Does data really represent a new golden age for communications? That was the question I posed at the EACD's latest regional event in Italy, where I am its regional ccordinator.


Hosted at the Milanese headquarters of insurance comparison platform, the event featured guest speakers from the worlds of media and communications, each one giving their own perspective on the use of data in communications, in particular the emergence of data visualisations as a communications tool, and the vital role of the communicator in translating data into relevant messages for the audience.


Andrea Polo, Communications Director at, set the tone of the event. He said "Everyday we’re bombed by tons of numbers and data; we’ve been told by media gurus that data is the new golden age for communication, but is that, really, the truth? Data alone isn’t enough – what’s also needed is the ability to tell a story that has to be simple, effective and complete. Above all, it should be surprising – and useful to the company’s business. It could seem evident, but data need to be understood and translated in a message that has to be the nearest to the receiver’s interests. This is the real challenge for communication professionals: make data warmer, understandable and useful to the company’s goal."


According to Andrea, teamwork is a key competence for communicators. This is because of the ever-growing need to integrate other functions into data-driven communications. i.e. legal expert to approve the analysis, or the IT department to help develop software solutions to properly extract useful sets of data from one or more databases.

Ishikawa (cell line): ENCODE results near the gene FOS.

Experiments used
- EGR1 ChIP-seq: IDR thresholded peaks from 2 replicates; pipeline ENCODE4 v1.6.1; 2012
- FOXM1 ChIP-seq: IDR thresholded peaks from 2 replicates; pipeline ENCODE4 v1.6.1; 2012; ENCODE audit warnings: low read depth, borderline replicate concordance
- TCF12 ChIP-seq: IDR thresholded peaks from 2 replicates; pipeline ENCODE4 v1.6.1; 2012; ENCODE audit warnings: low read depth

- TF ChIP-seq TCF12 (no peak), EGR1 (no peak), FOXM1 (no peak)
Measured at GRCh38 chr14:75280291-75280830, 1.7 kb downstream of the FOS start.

It is not just a question for corporate communicators. Alessio Ribaudo, staff reporter at Il Corriere della Sera newspaper, followed Andrea by commenting that the availability of multiple data sets is changing the way journalists work. However, Alessio underlined that it is still important to find the news within the data, without losing time and energy with big numbers that bear no relation to the context. Accuracy and fact checking are as mandatory as ever, because the amount of data gives the media more responsibility in providing readers with comprehensive analysis and more understanding of facts and news. Ultimately, even if there are more and more sophisticated software or algorithms providing data analytics, the human factor still plays a critical role in relating the data to the complexity of the social, cultural and economic context.


Adriano Attus, Creative Director at Il Sole 24 Ore newspaper, added more insights into the role of data, in particular data visualisations as a communications tool: audiences are increasingly used to reading data visualizations, so the quality of data treatment and visualization can lead to outstanding solutions, with a great capacity to explain complex sets of data.

But, and this applies to corporate communicators as much as journalists,  we would all benefit from a heightened comprehension of how data should be treated in order to be closer to the audiences' needs. So while today's increasingly elaborate data  visualisations sometimes border on works of art, that does not mean it has to be far from readers' comprehension. On the contrary, there is a huge opportunity to use data visualization as a tool for impressive pieces of journalism or brand and corporate communication activities.